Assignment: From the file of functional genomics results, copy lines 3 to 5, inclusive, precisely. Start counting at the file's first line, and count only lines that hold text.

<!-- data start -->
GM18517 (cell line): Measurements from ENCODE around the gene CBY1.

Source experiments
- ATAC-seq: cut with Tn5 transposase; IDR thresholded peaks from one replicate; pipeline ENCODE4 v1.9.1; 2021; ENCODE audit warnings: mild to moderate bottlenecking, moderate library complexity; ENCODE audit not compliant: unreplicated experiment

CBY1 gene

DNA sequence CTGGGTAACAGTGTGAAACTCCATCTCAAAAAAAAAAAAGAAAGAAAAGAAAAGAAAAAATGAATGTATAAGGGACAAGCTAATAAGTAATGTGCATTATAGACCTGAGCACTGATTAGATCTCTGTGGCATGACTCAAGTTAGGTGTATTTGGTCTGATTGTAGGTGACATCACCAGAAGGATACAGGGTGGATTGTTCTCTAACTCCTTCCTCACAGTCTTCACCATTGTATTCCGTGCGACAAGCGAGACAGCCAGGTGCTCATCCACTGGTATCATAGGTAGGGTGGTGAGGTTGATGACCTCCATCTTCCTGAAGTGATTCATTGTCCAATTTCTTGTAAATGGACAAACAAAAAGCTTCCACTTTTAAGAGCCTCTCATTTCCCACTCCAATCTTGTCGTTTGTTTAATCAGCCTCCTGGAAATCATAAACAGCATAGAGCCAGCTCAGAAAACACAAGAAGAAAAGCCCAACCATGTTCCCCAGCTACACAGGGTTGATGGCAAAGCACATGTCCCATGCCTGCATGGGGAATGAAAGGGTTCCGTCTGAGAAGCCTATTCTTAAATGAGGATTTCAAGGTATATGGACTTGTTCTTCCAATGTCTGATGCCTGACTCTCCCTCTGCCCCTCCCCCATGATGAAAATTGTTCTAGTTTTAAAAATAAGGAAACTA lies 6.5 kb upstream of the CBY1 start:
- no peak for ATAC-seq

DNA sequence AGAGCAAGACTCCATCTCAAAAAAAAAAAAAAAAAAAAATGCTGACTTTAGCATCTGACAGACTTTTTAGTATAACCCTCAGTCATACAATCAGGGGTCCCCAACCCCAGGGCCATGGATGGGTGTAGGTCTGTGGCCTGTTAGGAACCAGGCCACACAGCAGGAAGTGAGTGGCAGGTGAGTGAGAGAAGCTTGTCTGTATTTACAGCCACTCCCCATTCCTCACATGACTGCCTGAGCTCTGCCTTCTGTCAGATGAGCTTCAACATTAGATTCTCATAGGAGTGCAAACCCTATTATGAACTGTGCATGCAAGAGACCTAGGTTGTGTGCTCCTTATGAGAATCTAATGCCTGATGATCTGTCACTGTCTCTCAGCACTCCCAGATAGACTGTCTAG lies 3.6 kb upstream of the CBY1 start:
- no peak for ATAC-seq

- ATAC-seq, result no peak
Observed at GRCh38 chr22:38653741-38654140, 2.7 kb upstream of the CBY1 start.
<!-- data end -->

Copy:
- ATAC-seq: cut with Tn5 transposase; IDR thresholded peaks from one replicate; pipeline ENCODE4 v1.9.1; 2021; ENCODE audit warnings: mild to moderate bottlenecking, moderate library complexity; ENCODE audit not compliant: unreplicated experiment

CBY1 gene

DNA sequence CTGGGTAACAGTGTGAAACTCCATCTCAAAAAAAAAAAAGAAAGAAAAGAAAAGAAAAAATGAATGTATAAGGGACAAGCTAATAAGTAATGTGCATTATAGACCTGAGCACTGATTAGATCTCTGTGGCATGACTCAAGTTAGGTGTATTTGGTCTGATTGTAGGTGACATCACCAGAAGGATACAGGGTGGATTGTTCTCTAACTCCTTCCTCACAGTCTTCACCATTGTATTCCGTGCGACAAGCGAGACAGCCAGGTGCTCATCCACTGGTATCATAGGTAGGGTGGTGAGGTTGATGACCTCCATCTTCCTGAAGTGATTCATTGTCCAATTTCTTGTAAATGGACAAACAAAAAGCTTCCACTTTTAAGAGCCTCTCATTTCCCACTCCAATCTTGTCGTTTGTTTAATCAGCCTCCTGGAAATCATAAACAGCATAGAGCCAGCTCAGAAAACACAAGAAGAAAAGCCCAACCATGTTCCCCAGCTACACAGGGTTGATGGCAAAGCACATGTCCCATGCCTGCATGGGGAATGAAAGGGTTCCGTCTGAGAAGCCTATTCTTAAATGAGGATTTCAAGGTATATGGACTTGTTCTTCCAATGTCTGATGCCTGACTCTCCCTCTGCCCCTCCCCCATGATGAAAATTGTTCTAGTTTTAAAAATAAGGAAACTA lies 6.5 kb upstream of the CBY1 start: